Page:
5 On Your Side explains how to get an airline refund instead of a voucher
Posted May 6, 2020 10:31 p.m. EDT
Updated May 6, 2020 11:14 p.m. EDT
Morrisville, N.C. — With such limited flights into and out of RDU International Airport, terminals and planes are just about empty.
In fact, the number of passengers screened by TSA at the airport in April averaged 95.8 percent below April of last year.
But many customers whose flights were canceled because of coronavirus, complain they're getting flight credits instead of refunds.
Under Federal law, when an airline cancels a flight or makes a significant schedule change, passengers are entitled to a full refund.
But some carriers are offering vouchers as the default option, and requiring passengers to take extra steps to get a cash refund.
Last month, the US DOT issued an "Enforcement Notice" related to coronavirus, saying "… U.S. and foreign airlines remain obligated to provide a prompt refund to passengers for flights to, within, or from the United States…" when travel is interrupted.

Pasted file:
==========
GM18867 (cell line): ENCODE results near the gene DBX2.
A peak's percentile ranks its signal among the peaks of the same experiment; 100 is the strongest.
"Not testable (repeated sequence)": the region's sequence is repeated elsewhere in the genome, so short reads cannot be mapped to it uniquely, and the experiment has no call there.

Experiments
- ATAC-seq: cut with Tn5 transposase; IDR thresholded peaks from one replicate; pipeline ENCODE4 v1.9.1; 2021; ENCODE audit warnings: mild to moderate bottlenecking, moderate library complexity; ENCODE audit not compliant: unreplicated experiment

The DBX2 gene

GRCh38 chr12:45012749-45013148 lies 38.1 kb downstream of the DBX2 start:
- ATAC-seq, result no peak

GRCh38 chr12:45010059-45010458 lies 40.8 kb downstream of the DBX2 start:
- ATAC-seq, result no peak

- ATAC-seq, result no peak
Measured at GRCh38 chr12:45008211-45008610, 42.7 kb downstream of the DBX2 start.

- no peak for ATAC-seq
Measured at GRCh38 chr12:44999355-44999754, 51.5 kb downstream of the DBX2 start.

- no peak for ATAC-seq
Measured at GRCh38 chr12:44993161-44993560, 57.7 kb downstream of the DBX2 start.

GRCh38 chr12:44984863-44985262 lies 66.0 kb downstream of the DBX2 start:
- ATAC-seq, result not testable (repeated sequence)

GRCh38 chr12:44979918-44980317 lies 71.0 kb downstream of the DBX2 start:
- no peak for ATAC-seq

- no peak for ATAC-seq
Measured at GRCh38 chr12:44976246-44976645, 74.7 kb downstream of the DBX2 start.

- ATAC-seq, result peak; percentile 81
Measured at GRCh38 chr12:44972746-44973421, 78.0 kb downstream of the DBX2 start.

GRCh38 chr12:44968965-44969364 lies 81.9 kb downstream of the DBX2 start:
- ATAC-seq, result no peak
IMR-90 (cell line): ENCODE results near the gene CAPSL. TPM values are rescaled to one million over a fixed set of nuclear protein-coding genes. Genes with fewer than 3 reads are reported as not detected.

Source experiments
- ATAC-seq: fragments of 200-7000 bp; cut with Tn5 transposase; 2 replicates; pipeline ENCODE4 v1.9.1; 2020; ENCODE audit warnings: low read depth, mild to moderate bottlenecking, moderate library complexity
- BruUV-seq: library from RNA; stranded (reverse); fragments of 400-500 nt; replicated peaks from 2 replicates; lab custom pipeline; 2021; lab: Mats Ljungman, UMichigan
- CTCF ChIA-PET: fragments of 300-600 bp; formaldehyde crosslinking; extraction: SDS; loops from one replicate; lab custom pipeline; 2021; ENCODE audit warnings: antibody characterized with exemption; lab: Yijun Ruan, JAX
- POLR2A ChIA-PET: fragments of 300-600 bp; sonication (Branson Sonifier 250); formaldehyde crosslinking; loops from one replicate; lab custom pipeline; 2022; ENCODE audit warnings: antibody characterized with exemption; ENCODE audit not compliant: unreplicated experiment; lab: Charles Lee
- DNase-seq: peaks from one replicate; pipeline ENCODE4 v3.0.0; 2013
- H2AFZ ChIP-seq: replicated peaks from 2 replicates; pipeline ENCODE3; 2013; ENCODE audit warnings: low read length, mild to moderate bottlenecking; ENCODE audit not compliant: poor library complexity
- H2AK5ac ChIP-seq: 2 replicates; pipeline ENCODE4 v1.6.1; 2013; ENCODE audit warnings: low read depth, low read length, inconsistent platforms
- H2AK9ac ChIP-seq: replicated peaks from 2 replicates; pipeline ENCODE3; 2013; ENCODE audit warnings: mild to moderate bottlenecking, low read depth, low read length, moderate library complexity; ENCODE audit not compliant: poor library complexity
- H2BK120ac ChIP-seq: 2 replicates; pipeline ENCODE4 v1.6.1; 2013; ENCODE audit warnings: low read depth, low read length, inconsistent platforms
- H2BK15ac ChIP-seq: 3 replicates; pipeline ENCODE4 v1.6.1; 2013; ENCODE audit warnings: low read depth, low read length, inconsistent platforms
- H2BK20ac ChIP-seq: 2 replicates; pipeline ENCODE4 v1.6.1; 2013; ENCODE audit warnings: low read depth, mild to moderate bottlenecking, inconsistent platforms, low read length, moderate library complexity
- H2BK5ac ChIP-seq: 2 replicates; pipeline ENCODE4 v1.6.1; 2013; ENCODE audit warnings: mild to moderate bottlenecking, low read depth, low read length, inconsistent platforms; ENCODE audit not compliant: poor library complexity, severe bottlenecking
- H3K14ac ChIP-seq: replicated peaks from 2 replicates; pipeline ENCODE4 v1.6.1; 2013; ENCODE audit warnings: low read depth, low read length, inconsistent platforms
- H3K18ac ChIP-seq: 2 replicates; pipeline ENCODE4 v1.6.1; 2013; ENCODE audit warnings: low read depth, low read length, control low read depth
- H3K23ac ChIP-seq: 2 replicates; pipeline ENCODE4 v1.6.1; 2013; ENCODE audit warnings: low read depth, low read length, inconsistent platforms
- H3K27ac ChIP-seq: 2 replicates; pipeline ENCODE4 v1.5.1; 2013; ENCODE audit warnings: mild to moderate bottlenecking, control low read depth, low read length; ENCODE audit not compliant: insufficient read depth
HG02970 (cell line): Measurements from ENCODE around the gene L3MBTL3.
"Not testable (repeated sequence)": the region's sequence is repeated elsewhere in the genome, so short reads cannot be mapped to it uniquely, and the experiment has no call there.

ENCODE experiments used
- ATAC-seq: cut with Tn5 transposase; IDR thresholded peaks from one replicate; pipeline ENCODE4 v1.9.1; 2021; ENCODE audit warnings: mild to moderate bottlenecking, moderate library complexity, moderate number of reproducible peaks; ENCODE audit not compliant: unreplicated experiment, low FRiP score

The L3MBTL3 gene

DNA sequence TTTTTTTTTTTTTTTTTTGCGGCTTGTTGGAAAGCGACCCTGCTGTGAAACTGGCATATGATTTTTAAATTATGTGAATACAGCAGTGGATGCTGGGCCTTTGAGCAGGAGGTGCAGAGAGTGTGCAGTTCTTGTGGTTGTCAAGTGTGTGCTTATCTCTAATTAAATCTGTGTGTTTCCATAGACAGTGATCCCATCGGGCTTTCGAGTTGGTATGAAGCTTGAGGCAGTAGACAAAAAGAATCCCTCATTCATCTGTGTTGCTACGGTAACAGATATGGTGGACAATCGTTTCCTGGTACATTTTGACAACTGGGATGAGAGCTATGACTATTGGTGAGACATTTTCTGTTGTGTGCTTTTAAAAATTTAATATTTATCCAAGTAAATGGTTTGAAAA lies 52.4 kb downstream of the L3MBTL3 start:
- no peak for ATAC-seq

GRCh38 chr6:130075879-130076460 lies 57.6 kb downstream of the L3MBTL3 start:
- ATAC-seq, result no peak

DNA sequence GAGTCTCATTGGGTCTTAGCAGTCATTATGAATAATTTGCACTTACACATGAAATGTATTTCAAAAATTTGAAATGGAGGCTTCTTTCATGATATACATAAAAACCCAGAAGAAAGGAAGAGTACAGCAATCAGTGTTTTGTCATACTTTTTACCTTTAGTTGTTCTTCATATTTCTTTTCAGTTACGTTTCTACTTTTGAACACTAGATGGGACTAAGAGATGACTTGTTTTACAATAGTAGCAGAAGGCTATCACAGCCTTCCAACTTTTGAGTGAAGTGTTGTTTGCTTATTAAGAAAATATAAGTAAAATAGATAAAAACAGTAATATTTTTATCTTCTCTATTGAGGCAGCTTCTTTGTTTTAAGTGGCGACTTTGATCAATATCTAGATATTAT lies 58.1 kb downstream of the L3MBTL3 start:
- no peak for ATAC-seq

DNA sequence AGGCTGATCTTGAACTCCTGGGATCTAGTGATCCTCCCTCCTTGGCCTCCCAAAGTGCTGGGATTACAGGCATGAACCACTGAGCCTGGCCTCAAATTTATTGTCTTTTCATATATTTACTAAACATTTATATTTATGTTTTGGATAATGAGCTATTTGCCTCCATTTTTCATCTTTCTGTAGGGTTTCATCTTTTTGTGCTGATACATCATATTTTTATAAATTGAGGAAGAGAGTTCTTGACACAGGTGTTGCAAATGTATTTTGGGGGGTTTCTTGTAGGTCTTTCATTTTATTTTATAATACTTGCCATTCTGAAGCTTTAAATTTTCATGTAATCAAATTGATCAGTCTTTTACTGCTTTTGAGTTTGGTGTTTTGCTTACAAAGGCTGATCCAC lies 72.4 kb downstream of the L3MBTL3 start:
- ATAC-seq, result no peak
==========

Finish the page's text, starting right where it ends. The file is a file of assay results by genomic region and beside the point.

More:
Many consumer advocates, including Consumer Reports, believe passengers should get refunds even if they choose to cancel a flight because of COVID-19. CR started a petition, now nearing 100,000 signatures, demanding refunds.
CR points to airlines getting $50B in relief from the government, adding ... "Consumers deserve the same treatment as giant corporations when it comes to getting financial help during this unprecedented time!"
If you're offered a voucher from an airline for a canceled flight and want a refund, push for it.
If you paid with a credit card, dispute the charge.
And file a complaint with the US DOT.